Thinking and talking about rugby every day for 50+ years
4 December 2014
Close your eyes and think of the green lawns of Twickenham, or Eden Park, or Ellis Park - or anywhere in modern times where test rugby is played. You would NEVER see mud like this. All you see these days is serried lines of mown greenery.
But this picture shows the conditions where so many famous rugby games up until perhaps the 1970s or 80s were played in. If it rained regularly grounds became 'heavy' but tour matches still went ahead. Teams learned to play 'wet weather rugby' or 'mud bath rugby.'
This picture was taken at Rugby Park in Whangarei in 1956 when the touring Springboks played North Auckland. The game was a critical one; South Africa had lost to Waikato in their first tour game just four days earlier so having a second loss would have been a disaster for their tour hopes.
South Africa beat the Northerners by just 3-0 in probably the worst conditions ever seen in a major match in New Zealand. The ground is now part of Whangarei Boys High School and is in much better shape these days.
Thank goodness for the advancement in understanding turf culture!
[And who is the injured player in the picture from that far off dramatic day?
Your guess is as good as mine.]
Played at Sydney Cricket Ground on this day. NZ won 22-3. They were not called the All Blacks then - that title never came till the 1905-06 tour to UK.
New South Wales and Australia
63 internationals for Australia 1984–93
As captain of the superb Wallaby World Cup-winning team of 1991, Nick Farr-Jones became one of the best-known men of modern rugby. His authority as a player and captain was crowned when he received the cup at Twickenham from Queen Elizabeth II and held it high for the rugby world to see. For Farr-Jones the 12–6 win over England was a culmination of a long pursuit of success for him and Australian rugby. Looking back, it can be seen that his career was regularly signposted with success, and not just in 1991.
Two significant records tumbled for him in 1990. First, in his seventh season as the Wallaby halfback, he took over from the great John Hipwell as Australia’s most-capped player in that vital position. He also became Australia’s most-capped captain, the World Cup final being his 31st appearance as team leader. And he and his partner Michael Lynagh cruised past John Rutherford and Roy Laidlaw’s old record for most tests together for any country as a scrumhalf–flyhalf combination.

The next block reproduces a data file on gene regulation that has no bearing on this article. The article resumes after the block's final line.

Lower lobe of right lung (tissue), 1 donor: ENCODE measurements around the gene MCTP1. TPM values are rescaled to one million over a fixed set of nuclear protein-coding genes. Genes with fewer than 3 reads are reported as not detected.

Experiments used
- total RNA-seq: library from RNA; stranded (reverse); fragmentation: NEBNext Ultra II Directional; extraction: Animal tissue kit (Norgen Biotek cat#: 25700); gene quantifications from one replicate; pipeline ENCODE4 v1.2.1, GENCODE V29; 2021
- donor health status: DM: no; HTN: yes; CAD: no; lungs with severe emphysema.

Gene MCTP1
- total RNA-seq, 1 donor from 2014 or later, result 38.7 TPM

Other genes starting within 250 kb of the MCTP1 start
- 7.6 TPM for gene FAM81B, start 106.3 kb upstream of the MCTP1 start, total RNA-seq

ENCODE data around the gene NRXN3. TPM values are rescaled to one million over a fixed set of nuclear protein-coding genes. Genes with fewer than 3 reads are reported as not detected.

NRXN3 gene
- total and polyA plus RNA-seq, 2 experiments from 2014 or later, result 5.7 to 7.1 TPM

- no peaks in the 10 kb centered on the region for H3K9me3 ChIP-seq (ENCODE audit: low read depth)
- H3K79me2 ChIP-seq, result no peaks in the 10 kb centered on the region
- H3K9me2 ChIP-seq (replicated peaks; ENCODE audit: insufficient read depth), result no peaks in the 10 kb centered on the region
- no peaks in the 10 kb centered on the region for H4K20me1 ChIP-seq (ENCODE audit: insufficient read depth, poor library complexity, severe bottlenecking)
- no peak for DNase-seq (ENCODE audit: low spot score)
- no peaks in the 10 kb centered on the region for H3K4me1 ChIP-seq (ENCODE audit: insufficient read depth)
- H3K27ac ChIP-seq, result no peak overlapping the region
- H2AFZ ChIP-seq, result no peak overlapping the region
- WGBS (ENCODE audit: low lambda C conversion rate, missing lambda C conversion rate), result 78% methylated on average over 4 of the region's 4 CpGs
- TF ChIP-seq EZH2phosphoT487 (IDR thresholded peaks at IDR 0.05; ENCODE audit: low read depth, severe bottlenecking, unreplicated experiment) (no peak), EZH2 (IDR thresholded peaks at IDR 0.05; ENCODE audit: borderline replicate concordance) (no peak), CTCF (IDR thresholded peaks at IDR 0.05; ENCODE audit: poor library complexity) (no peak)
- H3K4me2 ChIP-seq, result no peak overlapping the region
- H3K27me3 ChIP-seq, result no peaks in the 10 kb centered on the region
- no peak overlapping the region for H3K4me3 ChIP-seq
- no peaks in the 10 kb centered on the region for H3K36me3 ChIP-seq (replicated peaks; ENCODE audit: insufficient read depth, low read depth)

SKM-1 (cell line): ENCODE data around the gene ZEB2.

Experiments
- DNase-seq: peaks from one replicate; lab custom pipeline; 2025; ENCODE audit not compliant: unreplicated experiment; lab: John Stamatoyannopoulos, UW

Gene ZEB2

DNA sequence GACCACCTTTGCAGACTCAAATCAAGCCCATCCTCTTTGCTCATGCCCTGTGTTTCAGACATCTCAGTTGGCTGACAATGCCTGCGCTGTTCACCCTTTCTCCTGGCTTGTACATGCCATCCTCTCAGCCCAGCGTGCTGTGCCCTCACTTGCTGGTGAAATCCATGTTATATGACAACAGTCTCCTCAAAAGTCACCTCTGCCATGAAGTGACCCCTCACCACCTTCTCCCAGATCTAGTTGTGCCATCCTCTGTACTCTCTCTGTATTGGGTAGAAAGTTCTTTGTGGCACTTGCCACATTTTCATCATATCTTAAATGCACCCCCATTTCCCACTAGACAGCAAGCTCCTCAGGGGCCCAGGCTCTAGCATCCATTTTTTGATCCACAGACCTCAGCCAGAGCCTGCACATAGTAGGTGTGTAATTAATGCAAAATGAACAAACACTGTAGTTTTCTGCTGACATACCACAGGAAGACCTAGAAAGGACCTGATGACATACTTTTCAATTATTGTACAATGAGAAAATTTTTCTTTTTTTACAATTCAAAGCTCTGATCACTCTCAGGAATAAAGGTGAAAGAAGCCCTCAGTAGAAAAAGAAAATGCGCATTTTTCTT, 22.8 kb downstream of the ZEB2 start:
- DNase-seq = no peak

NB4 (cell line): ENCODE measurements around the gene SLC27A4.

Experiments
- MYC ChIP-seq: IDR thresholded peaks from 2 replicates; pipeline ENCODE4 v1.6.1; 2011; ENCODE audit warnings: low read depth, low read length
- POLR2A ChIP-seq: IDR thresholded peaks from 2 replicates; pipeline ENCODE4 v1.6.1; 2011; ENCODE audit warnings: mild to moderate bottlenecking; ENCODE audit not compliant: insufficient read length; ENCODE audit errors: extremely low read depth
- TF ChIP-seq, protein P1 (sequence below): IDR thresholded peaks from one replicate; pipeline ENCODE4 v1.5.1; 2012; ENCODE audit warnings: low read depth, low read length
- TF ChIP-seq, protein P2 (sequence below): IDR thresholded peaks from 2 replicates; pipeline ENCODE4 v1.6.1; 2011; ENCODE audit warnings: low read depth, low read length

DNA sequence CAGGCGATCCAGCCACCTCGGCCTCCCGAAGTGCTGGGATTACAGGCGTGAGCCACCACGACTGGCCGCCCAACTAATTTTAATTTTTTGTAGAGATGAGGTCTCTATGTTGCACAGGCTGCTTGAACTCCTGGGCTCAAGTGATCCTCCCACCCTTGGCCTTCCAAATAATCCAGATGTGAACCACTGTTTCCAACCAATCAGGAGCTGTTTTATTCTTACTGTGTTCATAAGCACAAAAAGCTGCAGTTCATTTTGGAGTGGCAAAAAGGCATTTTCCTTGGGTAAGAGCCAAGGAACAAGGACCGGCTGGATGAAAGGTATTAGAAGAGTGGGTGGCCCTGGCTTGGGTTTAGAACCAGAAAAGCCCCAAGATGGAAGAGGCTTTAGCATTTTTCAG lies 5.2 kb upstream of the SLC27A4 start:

Nick Farr-Jones made his first tour to Fiji in 1984 and played his first test on Twickenham against England. He was an immediate success, and in combination with Mark Ella played a vital role in the Wallaby team that went on to win a Grand Slam over British countries. Two years later he helped Australia win the Bledisloe Cup in New Zealand.
The elegant yet aggressive style of Farr-Jones marked him as one of the world’s most significant modern players. He was possessed of a slick pass (in the Australian scrumhalf tradition of men who had gonr before him; Cyril Burke, Des Connor, Ken Catchpole and John Hipwell), he was a fast and explosive runner, and had a wide tactical knowledge of the game (including the best ways to exploit the blindside). His strength and fitness, enthusiasm and popularity among his fellow players, not to mention his from-the-front style of captaincy made him one of Australia’s best of all time. Many critics also considered him, in his time, the world’s best halfback. Injury around Rugby World Cup time in 1987 restricted his appearances and performances in that series.
Farr-Jones took over the captaincy of Australia in 1988 and although Wallaby teams under his leadership lost a number of series and games, his own form did not diminish. He could count numerous successes as captain, including the World Cup final of course, plus beating England in Australia in two tests in 1988, and beating Scotland, France and New Zealand at least once on their home soil in a little over 18 months.
Nick Farr-Jones also made a tremendous contribution to Australian rugby by his personal example. He has always been a learned rugby thinker and an eloquent speaker. In the face of the enormous popularity of rugby league in Australia he has always represented his game with true style.
After his career as a player was over he also made a significant contribution as a TV commentator and in local politics and business.
What caused confusion for the TV reporters when the All Blacks 1987 Rugby World Cup team was announced on live TV in Whangarei, New Zealand?